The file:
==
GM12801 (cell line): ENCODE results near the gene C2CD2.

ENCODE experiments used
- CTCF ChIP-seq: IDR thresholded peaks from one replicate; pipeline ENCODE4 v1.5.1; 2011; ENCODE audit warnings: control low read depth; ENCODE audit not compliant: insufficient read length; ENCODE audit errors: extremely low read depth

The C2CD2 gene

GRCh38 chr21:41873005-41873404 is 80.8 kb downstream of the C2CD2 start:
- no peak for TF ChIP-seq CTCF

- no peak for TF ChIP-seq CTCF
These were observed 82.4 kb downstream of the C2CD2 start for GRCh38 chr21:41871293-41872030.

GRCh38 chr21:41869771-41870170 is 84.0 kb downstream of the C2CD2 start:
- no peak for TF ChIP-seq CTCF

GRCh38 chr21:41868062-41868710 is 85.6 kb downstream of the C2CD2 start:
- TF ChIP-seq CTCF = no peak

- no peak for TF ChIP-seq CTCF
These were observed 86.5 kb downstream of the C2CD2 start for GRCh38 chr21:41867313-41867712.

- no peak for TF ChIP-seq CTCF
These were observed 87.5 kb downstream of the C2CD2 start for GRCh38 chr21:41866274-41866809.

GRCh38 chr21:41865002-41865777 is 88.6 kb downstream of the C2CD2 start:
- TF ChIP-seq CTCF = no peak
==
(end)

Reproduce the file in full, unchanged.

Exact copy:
GM12801 (cell line): ENCODE results near the gene C2CD2.

ENCODE experiments used
- CTCF ChIP-seq: IDR thresholded peaks from one replicate; pipeline ENCODE4 v1.5.1; 2011; ENCODE audit warnings: control low read depth; ENCODE audit not compliant: insufficient read length; ENCODE audit errors: extremely low read depth

The C2CD2 gene

GRCh38 chr21:41873005-41873404 is 80.8 kb downstream of the C2CD2 start:
- no peak for TF ChIP-seq CTCF

- no peak for TF ChIP-seq CTCF
These were observed 82.4 kb downstream of the C2CD2 start for GRCh38 chr21:41871293-41872030.

GRCh38 chr21:41869771-41870170 is 84.0 kb downstream of the C2CD2 start:
- no peak for TF ChIP-seq CTCF

GRCh38 chr21:41868062-41868710 is 85.6 kb downstream of the C2CD2 start:
- TF ChIP-seq CTCF = no peak

- no peak for TF ChIP-seq CTCF
These were observed 86.5 kb downstream of the C2CD2 start for GRCh38 chr21:41867313-41867712.

- no peak for TF ChIP-seq CTCF
These were observed 87.5 kb downstream of the C2CD2 start for GRCh38 chr21:41866274-41866809.

GRCh38 chr21:41865002-41865777 is 88.6 kb downstream of the C2CD2 start:
- TF ChIP-seq CTCF = no peak